Seonia Wark – Head of Mathematics at TAS

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Seonia Wark, Head of Mathematics, is responsible for introducing a new way of teaching maths at TAS that is a hit with boys. She explains the philosophy behind the method and the positive results.

Why are more than 90 percent of boys at TAS taking maths for the HSC?

We began by making significant changes to the students’ learning spaces. Classrooms were opened up to create light and bright alternative learning environments that students enjoyed being in. There is now more room to undertake construction activities, or conversely create intimate areas where students of similar abilities can be extended.  Now the students are deriving the benefits of these physical changes.

However, this was just the start …

The maths staff then adopted a new philosophy in how the subject was taught – not just more challenging questions, but allowing students to discover mathematical relationships, search for patterns and to access advanced concepts at an earlier point in their schooling.

We also decided to open up the maths classrooms on Sunday afternoons for Year 10-12 students, and we now have a dozen or so who come every weekend to study or just to talk with staff.

Because the students feel more supported in their study and see teachers prepared to make the extra effort, the students are more interested in their learning and are studying more independently. We have also seen an increase in the number of students wanting to pursue careers in mathematics.

Part of the attraction is no doubt the use of technology – a passion of mine.

Seonia, you are an Apple Distinguished Educator. What does this mean?

Last year I was honoured as an Apple Distinguished Educator – one of three ADEs at TAS. This prestigious title is awarded on the basis of professional learning, delivery of international lectures and subsequent mentorship to fellow teachers.

It is bestowed on a small number of teachers from around the world by a committee of peers. In Australia, ADE are only awarded every three years, so I was very humbled to receive such an award.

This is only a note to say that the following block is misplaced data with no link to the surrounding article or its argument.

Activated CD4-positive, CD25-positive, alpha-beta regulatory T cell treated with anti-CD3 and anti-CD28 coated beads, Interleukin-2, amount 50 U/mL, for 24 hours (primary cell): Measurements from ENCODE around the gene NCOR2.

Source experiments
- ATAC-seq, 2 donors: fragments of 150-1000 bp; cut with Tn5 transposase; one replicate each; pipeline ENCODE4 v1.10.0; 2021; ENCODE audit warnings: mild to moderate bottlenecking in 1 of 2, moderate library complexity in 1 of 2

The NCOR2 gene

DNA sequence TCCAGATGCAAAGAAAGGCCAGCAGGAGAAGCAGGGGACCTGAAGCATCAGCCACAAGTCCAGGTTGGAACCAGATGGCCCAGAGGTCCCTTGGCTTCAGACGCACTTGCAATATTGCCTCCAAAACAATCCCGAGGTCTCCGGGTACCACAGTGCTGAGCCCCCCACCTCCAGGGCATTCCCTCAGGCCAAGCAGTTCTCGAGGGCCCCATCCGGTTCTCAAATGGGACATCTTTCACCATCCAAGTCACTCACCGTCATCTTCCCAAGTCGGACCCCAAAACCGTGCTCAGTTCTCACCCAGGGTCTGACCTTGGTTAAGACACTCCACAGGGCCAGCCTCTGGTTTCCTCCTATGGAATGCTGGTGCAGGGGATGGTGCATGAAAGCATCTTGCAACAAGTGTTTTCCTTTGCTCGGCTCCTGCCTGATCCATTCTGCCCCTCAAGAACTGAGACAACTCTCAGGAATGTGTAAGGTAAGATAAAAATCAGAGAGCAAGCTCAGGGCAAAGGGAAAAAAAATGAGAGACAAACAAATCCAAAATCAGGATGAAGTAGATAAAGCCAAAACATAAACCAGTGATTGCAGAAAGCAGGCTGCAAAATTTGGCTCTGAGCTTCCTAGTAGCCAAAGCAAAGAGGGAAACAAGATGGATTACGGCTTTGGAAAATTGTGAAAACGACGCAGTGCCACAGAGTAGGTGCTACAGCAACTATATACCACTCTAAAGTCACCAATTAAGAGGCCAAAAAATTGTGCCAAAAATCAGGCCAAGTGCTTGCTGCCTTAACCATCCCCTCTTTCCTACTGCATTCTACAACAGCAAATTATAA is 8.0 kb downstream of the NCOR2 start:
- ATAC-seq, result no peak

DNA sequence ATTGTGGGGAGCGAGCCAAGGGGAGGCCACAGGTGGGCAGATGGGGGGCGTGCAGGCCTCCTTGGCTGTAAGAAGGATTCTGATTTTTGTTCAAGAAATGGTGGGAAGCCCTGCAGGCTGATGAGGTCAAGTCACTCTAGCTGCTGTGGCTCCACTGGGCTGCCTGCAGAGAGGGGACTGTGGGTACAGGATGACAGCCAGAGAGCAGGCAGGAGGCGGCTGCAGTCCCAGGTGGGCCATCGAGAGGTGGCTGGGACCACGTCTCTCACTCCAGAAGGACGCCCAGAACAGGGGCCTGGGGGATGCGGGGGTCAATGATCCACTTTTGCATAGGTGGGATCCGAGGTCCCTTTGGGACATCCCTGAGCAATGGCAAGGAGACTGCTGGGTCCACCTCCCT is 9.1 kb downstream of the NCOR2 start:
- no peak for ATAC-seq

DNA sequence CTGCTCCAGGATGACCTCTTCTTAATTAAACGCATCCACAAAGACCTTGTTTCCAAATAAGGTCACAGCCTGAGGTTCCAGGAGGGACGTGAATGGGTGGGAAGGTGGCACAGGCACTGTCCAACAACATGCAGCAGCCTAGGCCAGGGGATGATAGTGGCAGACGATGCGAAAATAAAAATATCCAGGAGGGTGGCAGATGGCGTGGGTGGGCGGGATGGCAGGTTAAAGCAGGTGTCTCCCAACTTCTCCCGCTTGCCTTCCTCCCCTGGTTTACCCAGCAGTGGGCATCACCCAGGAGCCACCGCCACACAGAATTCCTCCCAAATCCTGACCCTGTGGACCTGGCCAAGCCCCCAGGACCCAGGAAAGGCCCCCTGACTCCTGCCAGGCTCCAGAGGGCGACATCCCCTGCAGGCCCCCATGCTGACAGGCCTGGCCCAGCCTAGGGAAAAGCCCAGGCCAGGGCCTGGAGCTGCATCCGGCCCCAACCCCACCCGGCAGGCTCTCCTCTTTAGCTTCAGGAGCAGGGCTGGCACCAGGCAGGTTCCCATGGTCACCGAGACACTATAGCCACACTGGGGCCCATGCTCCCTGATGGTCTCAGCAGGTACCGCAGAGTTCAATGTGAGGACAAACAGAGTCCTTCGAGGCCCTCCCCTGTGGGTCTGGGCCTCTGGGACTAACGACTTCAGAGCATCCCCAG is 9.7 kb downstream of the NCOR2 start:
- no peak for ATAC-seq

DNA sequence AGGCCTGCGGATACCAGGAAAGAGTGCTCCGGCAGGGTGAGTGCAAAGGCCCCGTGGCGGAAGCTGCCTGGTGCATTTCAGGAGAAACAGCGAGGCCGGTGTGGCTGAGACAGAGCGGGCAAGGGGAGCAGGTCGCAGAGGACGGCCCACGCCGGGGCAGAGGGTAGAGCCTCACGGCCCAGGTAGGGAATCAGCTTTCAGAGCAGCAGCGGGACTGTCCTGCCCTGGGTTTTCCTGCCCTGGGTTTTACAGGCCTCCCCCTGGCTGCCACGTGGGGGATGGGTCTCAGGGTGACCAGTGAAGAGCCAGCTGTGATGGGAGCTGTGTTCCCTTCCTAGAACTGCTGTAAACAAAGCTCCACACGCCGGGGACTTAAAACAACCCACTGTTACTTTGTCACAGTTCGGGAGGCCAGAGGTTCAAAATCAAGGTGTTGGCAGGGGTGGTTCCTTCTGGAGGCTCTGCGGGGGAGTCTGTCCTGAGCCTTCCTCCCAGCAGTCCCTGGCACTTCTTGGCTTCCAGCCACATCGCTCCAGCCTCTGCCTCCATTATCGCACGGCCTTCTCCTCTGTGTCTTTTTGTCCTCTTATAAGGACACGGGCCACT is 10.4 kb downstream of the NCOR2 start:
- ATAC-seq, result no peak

It has come about as a result of lectures I have presented at conferences in Australia and Singapore on the way technology can empower classroom learning across key learning areas.

This is indeed an area I am very passionate about, and mathematics is a subject that really lends itself to technology.

In conjunction with PLC Armidale, we run an extension combined maths / science class for students in Year 9 and 10, covering material that is not part of the curriculum. The purpose of this course is to allow talented mathematicians and scientists to extend their knowledge into areas that are not normally taught at school and to research and present their findings to experts in Australia and overseas.

TAS Director of Information Technology, Martin Levins, commented that innovations such as these reflected a worldwide shift in teaching philosophies, whereby subjects such as mathematics are more than the printed page and acres of repetitive questions.

“Technology use is more than looking stuff up,” he said, “and maths is more than arithmetic: our students are working towards a deeper understanding of their subject by using technology in a creative way.”

This new teaching philosophy has resulted in your mentoring Sydney schools …

Some of the teachers from Sydney independent and government schools have asked why more than 90 per cent of boys at TAS are taking maths for the HSC. This figure is considerably higher than the average for metropolitan independent schools.

According to figures quoted at a recent meeting of Heads of Mathematics in the Independent Schools Sector, one in five students at independent schools no longer choose maths at HSC level compared to only one in 25 not choosing maths at TAS.

As a result, I have been asked to mentor maths staff at various Sydney schools, including St Joseph’s College Hunters Hill, Santa Sabina College Strathfield and Dapto High School.

You have other strings to your bow also, Seonia. As Assistant to the Director of Studies at TAS, you have just organised an Association of Heads of Independent Schools of Australia (AHISA) Director of Studies Conference here in Armidale in conjunction with PLC?

Yes, this was a very worthwhile joint exercise, both for the schools and the town. Some 60 Directors attended from around the state, and we had guest speakers from the Board of Studies, Australian Curriculum, Assessment and Reporting Authority (ACARA) and UNE, along with a range of presenters.

It was an excellent conference, and I enjoyed the opportunity to meet with other Independent Schools Director of Studies.

Finally, to round off your broad involvement in extra activities at TAS, you are also the Manager of the Forensic Camp that TAS hosts annually?

This is one of the more enjoyable roles I have at the school. Some 120 students from NSW, Queensland and Canberra have a fantastic time at this five day camp, using forensics to solve a crime.

Both girls and boys are involved in a situation where thoroughness, imagination and cooperation must be combined to create a result – who committed the crime. It’s great fun for all.

Thank you Seonia.


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